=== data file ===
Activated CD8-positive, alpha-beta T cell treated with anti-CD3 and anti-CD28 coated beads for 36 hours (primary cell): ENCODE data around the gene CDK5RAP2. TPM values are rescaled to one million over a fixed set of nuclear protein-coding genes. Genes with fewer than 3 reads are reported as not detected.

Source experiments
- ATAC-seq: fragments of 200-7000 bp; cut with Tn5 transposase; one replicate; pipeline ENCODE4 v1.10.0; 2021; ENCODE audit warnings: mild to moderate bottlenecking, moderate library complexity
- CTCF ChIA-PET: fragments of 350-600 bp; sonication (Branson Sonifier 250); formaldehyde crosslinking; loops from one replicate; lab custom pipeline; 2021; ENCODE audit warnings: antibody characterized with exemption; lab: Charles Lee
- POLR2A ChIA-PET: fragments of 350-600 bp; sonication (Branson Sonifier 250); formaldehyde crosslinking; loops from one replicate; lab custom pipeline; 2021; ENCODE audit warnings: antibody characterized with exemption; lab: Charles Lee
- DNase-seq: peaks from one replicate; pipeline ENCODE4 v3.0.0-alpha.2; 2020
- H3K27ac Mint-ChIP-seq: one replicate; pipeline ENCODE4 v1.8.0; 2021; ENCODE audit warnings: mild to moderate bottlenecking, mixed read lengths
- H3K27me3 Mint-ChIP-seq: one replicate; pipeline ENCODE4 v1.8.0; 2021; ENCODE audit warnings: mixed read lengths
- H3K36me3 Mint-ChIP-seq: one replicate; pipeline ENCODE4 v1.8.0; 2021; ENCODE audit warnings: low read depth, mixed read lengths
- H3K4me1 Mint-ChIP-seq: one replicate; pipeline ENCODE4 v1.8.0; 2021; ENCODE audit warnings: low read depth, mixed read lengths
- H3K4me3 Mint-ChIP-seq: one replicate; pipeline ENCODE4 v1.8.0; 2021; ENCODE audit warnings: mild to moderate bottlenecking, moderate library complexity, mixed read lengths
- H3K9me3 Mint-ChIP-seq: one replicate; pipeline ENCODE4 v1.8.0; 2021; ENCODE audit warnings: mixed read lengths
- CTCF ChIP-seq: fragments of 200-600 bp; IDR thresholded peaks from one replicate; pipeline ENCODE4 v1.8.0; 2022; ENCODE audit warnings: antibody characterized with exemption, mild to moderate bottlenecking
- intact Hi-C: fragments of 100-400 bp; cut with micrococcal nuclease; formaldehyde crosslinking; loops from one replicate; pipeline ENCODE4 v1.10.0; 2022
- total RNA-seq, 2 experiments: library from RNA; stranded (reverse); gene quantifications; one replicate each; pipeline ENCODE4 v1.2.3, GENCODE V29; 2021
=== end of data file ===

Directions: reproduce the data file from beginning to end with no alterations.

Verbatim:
Activated CD8-positive, alpha-beta T cell treated with anti-CD3 and anti-CD28 coated beads for 36 hours (primary cell): ENCODE data around the gene CDK5RAP2. TPM values are rescaled to one million over a fixed set of nuclear protein-coding genes. Genes with fewer than 3 reads are reported as not detected.

Source experiments
- ATAC-seq: fragments of 200-7000 bp; cut with Tn5 transposase; one replicate; pipeline ENCODE4 v1.10.0; 2021; ENCODE audit warnings: mild to moderate bottlenecking, moderate library complexity
- CTCF ChIA-PET: fragments of 350-600 bp; sonication (Branson Sonifier 250); formaldehyde crosslinking; loops from one replicate; lab custom pipeline; 2021; ENCODE audit warnings: antibody characterized with exemption; lab: Charles Lee
- POLR2A ChIA-PET: fragments of 350-600 bp; sonication (Branson Sonifier 250); formaldehyde crosslinking; loops from one replicate; lab custom pipeline; 2021; ENCODE audit warnings: antibody characterized with exemption; lab: Charles Lee
- DNase-seq: peaks from one replicate; pipeline ENCODE4 v3.0.0-alpha.2; 2020
- H3K27ac Mint-ChIP-seq: one replicate; pipeline ENCODE4 v1.8.0; 2021; ENCODE audit warnings: mild to moderate bottlenecking, mixed read lengths
- H3K27me3 Mint-ChIP-seq: one replicate; pipeline ENCODE4 v1.8.0; 2021; ENCODE audit warnings: mixed read lengths
- H3K36me3 Mint-ChIP-seq: one replicate; pipeline ENCODE4 v1.8.0; 2021; ENCODE audit warnings: low read depth, mixed read lengths
- H3K4me1 Mint-ChIP-seq: one replicate; pipeline ENCODE4 v1.8.0; 2021; ENCODE audit warnings: low read depth, mixed read lengths
- H3K4me3 Mint-ChIP-seq: one replicate; pipeline ENCODE4 v1.8.0; 2021; ENCODE audit warnings: mild to moderate bottlenecking, moderate library complexity, mixed read lengths
- H3K9me3 Mint-ChIP-seq: one replicate; pipeline ENCODE4 v1.8.0; 2021; ENCODE audit warnings: mixed read lengths
- CTCF ChIP-seq: fragments of 200-600 bp; IDR thresholded peaks from one replicate; pipeline ENCODE4 v1.8.0; 2022; ENCODE audit warnings: antibody characterized with exemption, mild to moderate bottlenecking
- intact Hi-C: fragments of 100-400 bp; cut with micrococcal nuclease; formaldehyde crosslinking; loops from one replicate; pipeline ENCODE4 v1.10.0; 2022
- total RNA-seq, 2 experiments: library from RNA; stranded (reverse); gene quantifications; one replicate each; pipeline ENCODE4 v1.2.3, GENCODE V29; 2021